Even if one argues that the biblical way to move beyond the institutionalization of slavery (which in the New Testament is tolerated, but implicitly contested, Luke 4:18; Acts 17:26; 1 Corinthians 7:21; 2 Corinthians 3:17; 1 Timothy 1:10; Philemon 1:16; Ephesians 6:9; Galatians 3:28; 5:1; Colossians 3:11; Revelation 5:9) is to adjust to the eighteenth-century institution, but ameliorate it with kindness (as Whitefield did), one must still reckon with the fact that Whitefield did not, so far as we know, come to terms with the institution itself as biblically challenged. Nor did he seem to see that the racially dehumanizing effects of Southern slavery called the “peculiar institution” into question. This is what I mean by “blindness.”
Before it was legal to own slaves in Georgia, Whitefield advocated for legalization with a view to making the orphanage he built more affordable. In 1752, Georgia became a royal colony, slavery was legalized, and Whitefield joined the ranks of the slaveowners. That, in itself, was tragic but not unusual. Most of the slaveholders were professing Christians. But in Whitefield’s case, things were more complex. He didn’t fit the mold of wealthy, Southern plantation owner.
Whitefield said he was willing to face the “whip” of Southern planters if they disapproved of his preaching the new birth to the slaves (The Divine Dramatist, 100). From Georgia to North Carolina to Philadelphia, Whitefield sowed the seeds of equality through heartfelt evangelism and education — whether or not he felt any contradiction in his views.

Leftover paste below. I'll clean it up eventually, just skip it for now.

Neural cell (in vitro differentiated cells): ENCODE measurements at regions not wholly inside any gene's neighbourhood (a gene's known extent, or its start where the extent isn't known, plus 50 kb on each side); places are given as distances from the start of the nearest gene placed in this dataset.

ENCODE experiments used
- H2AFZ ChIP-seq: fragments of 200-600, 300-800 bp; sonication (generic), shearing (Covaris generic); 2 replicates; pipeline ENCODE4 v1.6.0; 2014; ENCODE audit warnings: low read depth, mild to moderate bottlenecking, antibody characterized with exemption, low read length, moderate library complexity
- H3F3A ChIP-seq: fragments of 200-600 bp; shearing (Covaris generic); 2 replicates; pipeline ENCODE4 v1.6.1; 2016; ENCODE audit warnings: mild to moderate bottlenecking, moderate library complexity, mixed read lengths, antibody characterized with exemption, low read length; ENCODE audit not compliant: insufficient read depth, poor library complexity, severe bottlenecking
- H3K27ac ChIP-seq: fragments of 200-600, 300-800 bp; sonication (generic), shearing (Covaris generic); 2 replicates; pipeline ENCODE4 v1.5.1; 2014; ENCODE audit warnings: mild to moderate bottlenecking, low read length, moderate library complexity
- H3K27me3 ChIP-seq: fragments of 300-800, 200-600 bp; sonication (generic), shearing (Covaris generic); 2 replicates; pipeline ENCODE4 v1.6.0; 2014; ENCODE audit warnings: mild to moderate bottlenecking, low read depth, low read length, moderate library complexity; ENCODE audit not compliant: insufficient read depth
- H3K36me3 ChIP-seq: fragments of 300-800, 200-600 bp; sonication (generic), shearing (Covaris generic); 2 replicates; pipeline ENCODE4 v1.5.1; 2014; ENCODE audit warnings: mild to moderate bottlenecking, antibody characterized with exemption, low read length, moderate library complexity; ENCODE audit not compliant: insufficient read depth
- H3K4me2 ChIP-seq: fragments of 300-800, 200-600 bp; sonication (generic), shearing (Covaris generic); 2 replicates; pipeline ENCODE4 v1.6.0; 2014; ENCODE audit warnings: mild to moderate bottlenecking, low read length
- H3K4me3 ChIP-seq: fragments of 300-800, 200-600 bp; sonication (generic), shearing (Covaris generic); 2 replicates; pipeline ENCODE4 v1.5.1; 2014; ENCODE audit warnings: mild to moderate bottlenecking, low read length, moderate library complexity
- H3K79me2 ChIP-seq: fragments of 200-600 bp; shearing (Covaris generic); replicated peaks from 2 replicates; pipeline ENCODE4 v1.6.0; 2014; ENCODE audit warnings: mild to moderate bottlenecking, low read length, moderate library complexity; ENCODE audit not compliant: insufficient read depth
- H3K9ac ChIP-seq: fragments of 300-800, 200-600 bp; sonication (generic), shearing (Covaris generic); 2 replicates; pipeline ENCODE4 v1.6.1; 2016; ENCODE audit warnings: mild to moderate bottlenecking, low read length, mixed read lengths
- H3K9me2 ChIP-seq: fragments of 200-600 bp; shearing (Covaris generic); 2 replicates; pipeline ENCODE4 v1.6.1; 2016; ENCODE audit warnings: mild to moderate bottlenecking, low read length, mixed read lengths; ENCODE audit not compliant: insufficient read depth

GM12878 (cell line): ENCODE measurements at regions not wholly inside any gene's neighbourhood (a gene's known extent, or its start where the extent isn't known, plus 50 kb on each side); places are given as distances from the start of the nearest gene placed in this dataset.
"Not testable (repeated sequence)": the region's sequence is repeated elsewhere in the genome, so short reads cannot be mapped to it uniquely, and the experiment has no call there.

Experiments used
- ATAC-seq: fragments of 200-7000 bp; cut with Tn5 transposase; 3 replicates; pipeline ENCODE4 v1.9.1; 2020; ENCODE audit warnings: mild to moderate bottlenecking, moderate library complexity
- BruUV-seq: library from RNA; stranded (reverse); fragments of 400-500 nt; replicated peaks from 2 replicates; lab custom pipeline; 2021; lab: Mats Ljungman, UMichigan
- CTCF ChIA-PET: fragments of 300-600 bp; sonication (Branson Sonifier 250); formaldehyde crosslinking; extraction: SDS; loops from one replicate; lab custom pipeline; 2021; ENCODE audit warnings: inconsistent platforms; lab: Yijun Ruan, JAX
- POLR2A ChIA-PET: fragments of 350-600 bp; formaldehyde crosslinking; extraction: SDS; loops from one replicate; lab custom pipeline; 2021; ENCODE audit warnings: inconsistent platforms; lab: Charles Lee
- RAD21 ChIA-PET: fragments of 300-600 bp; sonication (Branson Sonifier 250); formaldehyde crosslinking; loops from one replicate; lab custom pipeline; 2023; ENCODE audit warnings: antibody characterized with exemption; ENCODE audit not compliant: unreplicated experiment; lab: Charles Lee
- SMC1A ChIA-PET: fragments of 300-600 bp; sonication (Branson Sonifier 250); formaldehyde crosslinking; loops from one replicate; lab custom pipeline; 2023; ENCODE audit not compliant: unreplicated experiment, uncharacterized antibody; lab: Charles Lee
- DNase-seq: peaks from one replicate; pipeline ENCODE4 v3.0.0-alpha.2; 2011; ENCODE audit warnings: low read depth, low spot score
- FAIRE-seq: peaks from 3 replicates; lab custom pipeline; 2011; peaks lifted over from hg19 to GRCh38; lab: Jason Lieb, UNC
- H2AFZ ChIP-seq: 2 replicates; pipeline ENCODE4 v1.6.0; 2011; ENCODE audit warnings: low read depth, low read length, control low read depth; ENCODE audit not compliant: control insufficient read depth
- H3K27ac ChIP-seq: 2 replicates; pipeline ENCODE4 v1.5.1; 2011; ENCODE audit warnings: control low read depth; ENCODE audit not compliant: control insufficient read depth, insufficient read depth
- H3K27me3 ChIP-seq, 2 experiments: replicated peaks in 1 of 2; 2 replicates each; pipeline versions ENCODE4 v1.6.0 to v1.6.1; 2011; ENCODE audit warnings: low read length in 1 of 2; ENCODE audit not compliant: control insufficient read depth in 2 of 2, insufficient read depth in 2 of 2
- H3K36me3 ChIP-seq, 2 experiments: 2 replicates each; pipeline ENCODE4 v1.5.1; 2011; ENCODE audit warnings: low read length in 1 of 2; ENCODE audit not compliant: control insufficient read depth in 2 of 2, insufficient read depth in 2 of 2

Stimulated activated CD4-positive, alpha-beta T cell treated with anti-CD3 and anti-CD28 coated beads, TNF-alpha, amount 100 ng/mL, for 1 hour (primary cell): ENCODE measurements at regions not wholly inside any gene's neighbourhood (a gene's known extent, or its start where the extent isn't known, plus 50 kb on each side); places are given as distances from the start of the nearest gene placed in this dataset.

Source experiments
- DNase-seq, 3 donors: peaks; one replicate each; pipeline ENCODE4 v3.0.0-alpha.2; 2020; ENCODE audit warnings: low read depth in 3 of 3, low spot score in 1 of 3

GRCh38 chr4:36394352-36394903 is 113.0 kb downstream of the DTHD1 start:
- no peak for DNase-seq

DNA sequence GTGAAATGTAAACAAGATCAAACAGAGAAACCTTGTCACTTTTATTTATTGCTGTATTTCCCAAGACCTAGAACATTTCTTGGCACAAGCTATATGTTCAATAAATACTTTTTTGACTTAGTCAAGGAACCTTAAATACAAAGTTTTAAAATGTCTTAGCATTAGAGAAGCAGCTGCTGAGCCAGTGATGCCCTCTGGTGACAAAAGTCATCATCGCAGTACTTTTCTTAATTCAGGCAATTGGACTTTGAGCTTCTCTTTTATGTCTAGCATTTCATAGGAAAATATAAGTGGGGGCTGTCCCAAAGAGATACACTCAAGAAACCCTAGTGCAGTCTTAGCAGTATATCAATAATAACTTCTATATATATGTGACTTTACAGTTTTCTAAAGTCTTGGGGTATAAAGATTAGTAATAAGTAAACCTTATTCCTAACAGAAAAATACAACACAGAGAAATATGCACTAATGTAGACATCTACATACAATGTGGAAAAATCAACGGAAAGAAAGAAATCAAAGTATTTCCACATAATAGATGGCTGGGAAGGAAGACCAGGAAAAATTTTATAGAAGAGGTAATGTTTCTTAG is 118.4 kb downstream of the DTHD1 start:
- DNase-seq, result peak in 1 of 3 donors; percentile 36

“Whitefield was consciously committed to outacting the actors because he had seen what is ultimately real.”
Whitefield’s preaching to slaves infuriated many slaveowners. Almost all of them resisted evangelizing and educating the slaves. They knew intuitively that education would tend toward equality, which would undermine the whole system. And evangelism would imply that slaves could become children of God, which would mean that they were brothers and sisters to the owners, which would also undermine the whole system. One wonders if there was a rumbling in Whitefield’s own soul because he really did perceive where such radical evangelism would lead.
He went public with his censures of slaveowners and published words like these: “God has a quarrel with you” for treating slaves “as though they were Brutes.” If these slaves were to rise up in rebellion, “all good Men must acknowledge the judgment would be just” (The Divine Dramatist, 101–2). This was incendiary. But apparently, Whitefield did not perceive fully the implications of what he was saying.